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Feature: Ethiopian immigration officers embrace Chinese language to better serve Chinese nationals

Updated: February 13, 2023 Source: Xinhua News Agency
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ADDIS ABABA, Feb. 12 (Xinhua) -- Teshager Moga described the communication barrier as the prime hurdle that he and fellow officers at the Foreigners' Service Directorate within the Ethiopian Immigration and Citizenship Service (ICS) often encounter in their day-to-day engagements with foreign nationals.

"Here, nationals of different foreign countries come on a daily basis for various issues concerning their stay in our country. Unfortunately, not all of them are able to interact with us through English or other Ethiopian languages," the ICS officer said.

Moga said the Chinese are one of the largest numbers of foreign nationals who come to the ICS to process their visa requirements and other needs. Despite their continued efforts to bridge the gaps in effectively addressing Chinese nationals, challenges emanating from the language barrier still persist.

On Saturday, Moga and 19 others who have been drawn from five directorates within the Ethiopian ICS embarked on a three-month basic Chinese language training program.

The short-term basic Chinese language training program, which will be offered by the Confucius Institute at Addis Ababa University, is expected to enable officers with basic Chinese language command.

Betelihem Hate, one of the 20 trainees, expressed her high expectations for the training in terms of enabling them to better Chinese language proficiency, eventually helping them to enhance their services to Chinese nationals.

"This is a very good and golden opportunity. Aware of the existing communication barrier the Ethiopian Immigration and Citizenship Service had previously hired a Chinese language translator to help facilitate our engagements with Chinese nationals. However, the demand still remains high," Hate said.

Moga also said the three-month training will not only enable him and fellow colleagues with basic Chinese language skills but also to better understand China and its people. "I hope after this training we will be able to better interact and serve our Chinese friends, ultimately significantly improving our day-to-day service provision," Moga said.

General Director of the Ethiopian Immigration and Citizenship Service Bruhtesfa Mulugeta spoke highly of the training during the opening ceremony, as he urged the trainees to serve as connecting bridges between the people of the two countries.

"The support we get shows the collaboration between Ethiopia and the Chinese government and institutions. It will fulfill the gap our officers have, that is a communication gap to serve our customers," Mulugeta said. "One of our honorable and known customers in our services are our Chinese brothers and sisters. In this regard, the language training given by the (Confucius) Institute is crucial to fulfilling the gap."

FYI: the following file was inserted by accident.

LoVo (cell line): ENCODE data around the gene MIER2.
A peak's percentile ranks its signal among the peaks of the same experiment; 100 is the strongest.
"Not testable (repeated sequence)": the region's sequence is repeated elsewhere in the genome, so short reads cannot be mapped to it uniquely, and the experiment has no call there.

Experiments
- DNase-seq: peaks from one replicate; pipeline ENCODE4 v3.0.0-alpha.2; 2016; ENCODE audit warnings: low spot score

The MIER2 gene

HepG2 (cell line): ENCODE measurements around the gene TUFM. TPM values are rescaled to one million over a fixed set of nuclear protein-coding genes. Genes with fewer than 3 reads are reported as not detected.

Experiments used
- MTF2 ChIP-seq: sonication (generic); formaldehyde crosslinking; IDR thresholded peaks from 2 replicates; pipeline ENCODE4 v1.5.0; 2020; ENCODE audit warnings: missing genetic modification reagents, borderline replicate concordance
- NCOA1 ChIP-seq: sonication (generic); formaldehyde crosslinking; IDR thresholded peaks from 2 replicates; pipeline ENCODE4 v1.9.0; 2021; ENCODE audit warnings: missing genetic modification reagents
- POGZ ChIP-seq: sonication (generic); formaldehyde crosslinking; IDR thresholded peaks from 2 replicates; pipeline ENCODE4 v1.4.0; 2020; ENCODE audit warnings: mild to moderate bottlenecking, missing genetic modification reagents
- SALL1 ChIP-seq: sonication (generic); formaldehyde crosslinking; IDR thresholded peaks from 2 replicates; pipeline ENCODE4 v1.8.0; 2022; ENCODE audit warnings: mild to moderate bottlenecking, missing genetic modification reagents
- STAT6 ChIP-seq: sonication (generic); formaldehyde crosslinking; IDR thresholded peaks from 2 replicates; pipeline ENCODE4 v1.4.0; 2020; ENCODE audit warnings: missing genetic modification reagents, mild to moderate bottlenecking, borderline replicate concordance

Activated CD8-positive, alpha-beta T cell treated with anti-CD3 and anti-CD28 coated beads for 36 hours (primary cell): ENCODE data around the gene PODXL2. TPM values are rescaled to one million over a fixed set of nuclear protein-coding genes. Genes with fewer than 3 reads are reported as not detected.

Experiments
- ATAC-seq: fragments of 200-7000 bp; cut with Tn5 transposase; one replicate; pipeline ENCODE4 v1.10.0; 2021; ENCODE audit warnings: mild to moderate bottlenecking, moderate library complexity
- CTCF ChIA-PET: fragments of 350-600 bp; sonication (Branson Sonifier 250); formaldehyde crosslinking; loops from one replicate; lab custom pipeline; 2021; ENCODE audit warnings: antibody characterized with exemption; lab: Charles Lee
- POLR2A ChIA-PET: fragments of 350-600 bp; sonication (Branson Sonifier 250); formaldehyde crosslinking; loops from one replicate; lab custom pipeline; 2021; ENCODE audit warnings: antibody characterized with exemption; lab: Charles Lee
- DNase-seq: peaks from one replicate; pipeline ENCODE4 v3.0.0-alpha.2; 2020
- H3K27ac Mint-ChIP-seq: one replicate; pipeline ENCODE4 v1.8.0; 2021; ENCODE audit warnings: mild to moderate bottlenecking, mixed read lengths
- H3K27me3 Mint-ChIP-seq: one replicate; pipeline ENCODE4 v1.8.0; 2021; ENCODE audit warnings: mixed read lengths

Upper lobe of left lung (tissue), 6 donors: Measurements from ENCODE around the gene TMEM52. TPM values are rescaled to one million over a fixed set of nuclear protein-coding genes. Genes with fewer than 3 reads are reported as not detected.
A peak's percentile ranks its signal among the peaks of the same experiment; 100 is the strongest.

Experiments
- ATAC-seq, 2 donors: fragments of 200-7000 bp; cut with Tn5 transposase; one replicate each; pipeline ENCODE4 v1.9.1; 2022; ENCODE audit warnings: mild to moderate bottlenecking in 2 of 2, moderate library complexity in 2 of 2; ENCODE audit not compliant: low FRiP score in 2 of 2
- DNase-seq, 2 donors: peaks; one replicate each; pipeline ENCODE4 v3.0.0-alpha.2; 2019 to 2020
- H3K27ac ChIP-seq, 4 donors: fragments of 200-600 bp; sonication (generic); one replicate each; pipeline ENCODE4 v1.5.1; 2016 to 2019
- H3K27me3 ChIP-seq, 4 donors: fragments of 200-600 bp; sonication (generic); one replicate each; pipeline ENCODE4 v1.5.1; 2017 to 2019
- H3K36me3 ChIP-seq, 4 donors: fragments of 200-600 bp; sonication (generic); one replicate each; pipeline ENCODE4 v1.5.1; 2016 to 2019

Shen Qinmin, minister-counselor at the Chinese Embassy in Ethiopia, said cooperation in language education between the two countries cements the two countries' partnership across all sectors and serves as the mainstay of practical cooperation at all levels. He said empowering service providers, such as employees of the Ethiopian ICS, with better communication skills, will create conducive conditions in terms of improving Chinese nationals' experience in the East African country.

Che Zhaoguang, the cultural counselor at the Chinese Embassy in Ethiopia, also stressed the crucial role that language plays in connecting people toward a better future.

"A lot of Ethiopian students have graduated from the Confucius Institute and they can speak quite fluent Chinese and work in big Chinese companies. They are playing an important role in promoting the friendship and cultural relations between our two countries," he said.

Courtesy of the everblooming Sino-Ethiopian ties, the interest in studying the Chinese language is growing fast with newly opening institutes being operational across public universities in different parts of the East African country.

In addition to Addis Ababa University, Chinese language studies are now provided across different public universities throughout Ethiopia, including the Technical and Vocational Education and Training (TVET) Institute, Bahir Dar University, Mekelle University, as well as Arsi University.

The Confucius Institute at the Addis Ababa University, which started operation in Ethiopia in 2012, has so far registered more than 10,000 students who passed through various levels of Chinese language studies at different facilities across the country, according to figures from the institute.

Addis Ababa University, with the help of the Confucius Institute, has also recently launched its first-ever Master of Arts (MA) program in the Chinese language in Ethiopia -- the Master of Teaching Chinese to Speakers of Other Languages (MTCSOL). 

Editor: Yu Huichen